Official Diagnosis

So I’ve talked about my depression and anxiety a little on this site, but it is hard to talk about sometimes because mental illness is still seen as somewhat taboo. Due to some FMLA paperwork I submitted for my job, I found out that my official diagnosis had changed from Major Depressive Disorder to Bipolar 2.

This might not seem like a big deal to some of you, but it sort of devastated me. Bipolar 2 is

A less severe type of bipolar disorder characterized by depressive and hypomanic episodes.

It is a lifelong illness and does not have a cure only treatment. My aunt is bipolar, so it runs in my family, but seeing those words on paper broke my heart. It was as if seeing my future in front of me but something blocked the path.

I know that it does not decide who I am, but I feel that I am traveling through this life with a monkey on my back. That, with meds and therapy, I can keep the monkey where belongs give me a little bit of hope, but I am still unsure of how I feel about it. I guess that makes the metaphor work. Whatever.

Comment Starters
1. How did you react when you received a diagnosis you didn’t want to acknowledge?
2. Tell me of your own experiences of dealing with mental illness.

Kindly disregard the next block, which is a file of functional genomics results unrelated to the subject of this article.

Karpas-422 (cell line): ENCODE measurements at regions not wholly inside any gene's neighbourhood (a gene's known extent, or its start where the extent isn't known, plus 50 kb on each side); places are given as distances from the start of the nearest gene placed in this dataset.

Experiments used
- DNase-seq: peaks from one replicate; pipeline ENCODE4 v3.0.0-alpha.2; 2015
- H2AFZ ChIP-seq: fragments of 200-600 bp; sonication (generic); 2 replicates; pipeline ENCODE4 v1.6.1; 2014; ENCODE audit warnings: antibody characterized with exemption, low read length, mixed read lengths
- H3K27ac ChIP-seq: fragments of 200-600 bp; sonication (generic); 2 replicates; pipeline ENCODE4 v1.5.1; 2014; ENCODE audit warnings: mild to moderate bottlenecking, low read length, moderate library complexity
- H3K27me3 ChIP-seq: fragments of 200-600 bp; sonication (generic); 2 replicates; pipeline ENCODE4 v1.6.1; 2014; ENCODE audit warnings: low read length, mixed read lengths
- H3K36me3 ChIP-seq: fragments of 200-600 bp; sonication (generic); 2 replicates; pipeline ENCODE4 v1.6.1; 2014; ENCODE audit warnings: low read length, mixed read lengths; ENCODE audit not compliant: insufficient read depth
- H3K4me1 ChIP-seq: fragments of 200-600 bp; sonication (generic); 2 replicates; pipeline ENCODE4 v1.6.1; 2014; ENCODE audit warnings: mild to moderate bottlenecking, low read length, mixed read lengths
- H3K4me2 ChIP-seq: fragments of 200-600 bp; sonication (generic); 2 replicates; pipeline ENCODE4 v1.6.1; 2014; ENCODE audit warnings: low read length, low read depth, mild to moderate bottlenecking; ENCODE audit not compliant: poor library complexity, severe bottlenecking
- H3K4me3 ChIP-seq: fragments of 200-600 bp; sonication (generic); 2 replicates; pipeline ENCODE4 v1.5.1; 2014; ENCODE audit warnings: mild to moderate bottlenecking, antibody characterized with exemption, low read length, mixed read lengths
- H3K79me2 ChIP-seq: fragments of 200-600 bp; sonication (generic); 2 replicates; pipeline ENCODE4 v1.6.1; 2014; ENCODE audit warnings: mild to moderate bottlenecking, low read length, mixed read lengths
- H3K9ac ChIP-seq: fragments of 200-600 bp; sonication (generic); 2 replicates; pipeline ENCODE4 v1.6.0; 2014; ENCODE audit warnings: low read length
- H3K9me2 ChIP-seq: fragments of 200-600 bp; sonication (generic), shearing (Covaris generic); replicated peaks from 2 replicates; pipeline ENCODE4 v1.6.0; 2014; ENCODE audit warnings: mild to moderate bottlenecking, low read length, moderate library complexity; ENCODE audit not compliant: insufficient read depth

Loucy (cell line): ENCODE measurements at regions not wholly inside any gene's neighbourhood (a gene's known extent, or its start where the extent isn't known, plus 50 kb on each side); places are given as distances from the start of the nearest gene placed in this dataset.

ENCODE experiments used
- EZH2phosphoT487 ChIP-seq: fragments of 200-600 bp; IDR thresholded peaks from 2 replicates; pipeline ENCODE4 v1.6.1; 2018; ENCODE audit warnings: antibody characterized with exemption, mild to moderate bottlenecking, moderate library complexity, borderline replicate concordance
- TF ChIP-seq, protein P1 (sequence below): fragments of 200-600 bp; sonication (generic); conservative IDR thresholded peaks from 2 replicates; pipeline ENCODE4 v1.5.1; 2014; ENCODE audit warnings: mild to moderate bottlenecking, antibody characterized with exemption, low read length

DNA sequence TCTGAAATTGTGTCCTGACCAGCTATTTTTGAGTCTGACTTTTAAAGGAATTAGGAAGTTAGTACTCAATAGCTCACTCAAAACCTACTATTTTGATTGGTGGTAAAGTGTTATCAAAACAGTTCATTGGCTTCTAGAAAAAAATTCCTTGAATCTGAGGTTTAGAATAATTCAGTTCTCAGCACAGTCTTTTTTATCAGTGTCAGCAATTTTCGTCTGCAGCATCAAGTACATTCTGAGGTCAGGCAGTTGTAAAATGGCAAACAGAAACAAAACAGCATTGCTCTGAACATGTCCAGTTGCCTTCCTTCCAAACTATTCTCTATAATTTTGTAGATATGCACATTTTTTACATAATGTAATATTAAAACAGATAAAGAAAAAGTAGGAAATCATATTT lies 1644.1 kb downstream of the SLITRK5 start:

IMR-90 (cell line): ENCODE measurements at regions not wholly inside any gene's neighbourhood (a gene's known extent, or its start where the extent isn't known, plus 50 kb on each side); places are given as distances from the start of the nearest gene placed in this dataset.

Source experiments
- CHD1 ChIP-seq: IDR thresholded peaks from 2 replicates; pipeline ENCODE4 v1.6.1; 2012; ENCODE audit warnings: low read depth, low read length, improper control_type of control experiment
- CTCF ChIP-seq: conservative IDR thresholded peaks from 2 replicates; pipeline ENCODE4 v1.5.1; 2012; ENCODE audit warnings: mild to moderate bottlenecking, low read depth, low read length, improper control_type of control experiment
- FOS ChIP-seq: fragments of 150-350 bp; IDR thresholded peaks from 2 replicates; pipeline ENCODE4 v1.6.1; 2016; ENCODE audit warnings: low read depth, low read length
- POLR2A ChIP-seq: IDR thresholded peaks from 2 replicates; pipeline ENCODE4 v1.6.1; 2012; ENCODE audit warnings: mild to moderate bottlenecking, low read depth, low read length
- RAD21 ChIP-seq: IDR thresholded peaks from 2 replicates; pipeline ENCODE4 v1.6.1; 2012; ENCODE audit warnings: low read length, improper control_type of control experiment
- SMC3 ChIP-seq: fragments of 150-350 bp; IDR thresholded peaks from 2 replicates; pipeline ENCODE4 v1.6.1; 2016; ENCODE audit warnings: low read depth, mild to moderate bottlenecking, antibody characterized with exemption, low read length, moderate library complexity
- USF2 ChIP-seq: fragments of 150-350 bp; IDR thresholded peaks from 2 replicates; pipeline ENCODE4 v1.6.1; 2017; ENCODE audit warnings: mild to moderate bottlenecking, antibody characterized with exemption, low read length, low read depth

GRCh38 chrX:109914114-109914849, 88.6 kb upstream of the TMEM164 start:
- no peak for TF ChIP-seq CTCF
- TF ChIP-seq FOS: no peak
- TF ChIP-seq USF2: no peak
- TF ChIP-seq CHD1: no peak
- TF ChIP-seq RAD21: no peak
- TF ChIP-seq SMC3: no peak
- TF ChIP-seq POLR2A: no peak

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Muscatel Darjeeling

image

This tea is fantastic and high quality, but it is not for me. One might say that it’s not my cup of tea, but it is my tea. Drinking mostly without sugar which did not help the flavor but it brought out the quality of it. I would recommend this to people who like strong black teas that are similar to an early morning breakfast tea. A teaspoon of honey and a splash of milk overpower the tea a bit, but it made it more palatable for me.  Others would have said that I ruined it, but to each their own.

Once upon a time…

….there lived a girl with a phone of glass.
Her life was not easy,
but she dropped it without fail many times.
Her phone had taken its beating enough,
The day of its breaking was upon us.

She went about her day as usual
But the clouds did brew in the sky
As trouble would soon befall her
And her phone screen would shatter.

This day she returns from lunch
Chitting and chatting with friends
Slip once from her hand
Her phone falls to the ground
And the joyful laugher it ends.

Lessons were learned by the girl that day
If she does not get a case, again for a new screen she will pay.